Putin’s proposal, made in February, was denounced by lawyers acting on behalf of Agudas Chasidei Chabad, the umbrella organization of the international Chabad-Lubavitch movement, based in New York.
The Aguch, as it is known, maintains that the library, which was nationalized by the Bolsheviks during the Russian Revolution, belongs to Chabad in America.
Two years ago, Royce Lamberth, a federal judge in Washington D.C., ruled that the collection had to be returned to Chabad. In retaliation, the Russian government instructed museums to stop lending artwork to their American counterparts in case they were seized by Chabad’s lawyers.
In January, Lamberth imposed a $50,000-per-day fine on Russia for each day it did not return the books. Russia’s Ministry of Culture and the Russian State Library retaliated by filing a lawsuit in a Moscow court against the Library of Congress.
The suit seeks the return of seven books from the Schneerson Library that it loaned to the Library of Congress during the mid-1990s.
The Aguch is also suing Russia for the return of the Schneerson Archive, a collection of books, manuscripts and handwritten documents of the sixth Lubavitcher rebbe, which was seized by the Nazis during World War II and then captured by the Red Army. Lazar said that Russian officials have suggested that the archive too might end up in the Moscow museum, but no decision has yet been reached.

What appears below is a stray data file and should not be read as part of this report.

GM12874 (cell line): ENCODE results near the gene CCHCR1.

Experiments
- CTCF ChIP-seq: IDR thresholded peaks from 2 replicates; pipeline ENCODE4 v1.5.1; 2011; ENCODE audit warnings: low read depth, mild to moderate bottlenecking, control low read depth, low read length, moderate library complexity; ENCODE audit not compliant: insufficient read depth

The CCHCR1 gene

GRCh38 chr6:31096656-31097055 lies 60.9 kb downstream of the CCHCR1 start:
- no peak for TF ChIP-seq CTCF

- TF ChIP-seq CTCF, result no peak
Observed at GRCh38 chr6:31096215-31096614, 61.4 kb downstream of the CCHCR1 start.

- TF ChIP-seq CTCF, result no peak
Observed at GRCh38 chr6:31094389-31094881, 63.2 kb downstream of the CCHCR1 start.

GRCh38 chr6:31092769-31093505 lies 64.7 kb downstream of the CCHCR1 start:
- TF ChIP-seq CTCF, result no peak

Lazar said he would rather see the library and archive return to America, but for now, Chabad’s museum was the best option. Although his decision to accept the Schneerson Library has been unpopular among some Chabad rabbis in America, Lazar said that Rabbi Avraham Shemtov, chairman of the Aguch, advised him to accept the books and “was supportive of the idea.”
Lazar said that pressuring Russia would never succeed and that he has repeatedly advised the Aguch to drop its legal action. “As long as there is a lawsuit… Russia [is] never going to give back the books,” he said.
He had similar advice for the Anti-Defamation League, which recently called for Congressional action over Russia’s new anti-gay law.
In August, ADL national director Abraham Foxman called on Congress to pass legislation that would punish Russia for a recent bill passed that has been largely viewed as violating gay rights. Foxman suggested a law similar to the 2012 Magnitsky Act, which imposed sanctions on Russian officials implicated in the death of whistleblower Sergei Magnitsky.
But Lazar said legal and political pressure does not work with Russia. He pointed out that Russia retaliated against the Magnitsky law by making it illegal for Americans to adopt Russian children.
Apart from criticizing ADL’s tactics, Lazar appeared to support Russia’s controversial law, which bans “propaganda on nontraditional sexual relationships.” Lazar said the Jewish community did not want its children to see people “marching through the streets with the wrong message.”
Besides, Lazar said, street demonstrations are perceived more negatively in Russia than in America. “There is a different mentality, a different social understanding of what demonstrations are,” Lazar said.
“I think the American negative criticism against Russia is really because they don’t understand the soul of the Russian people,” he added.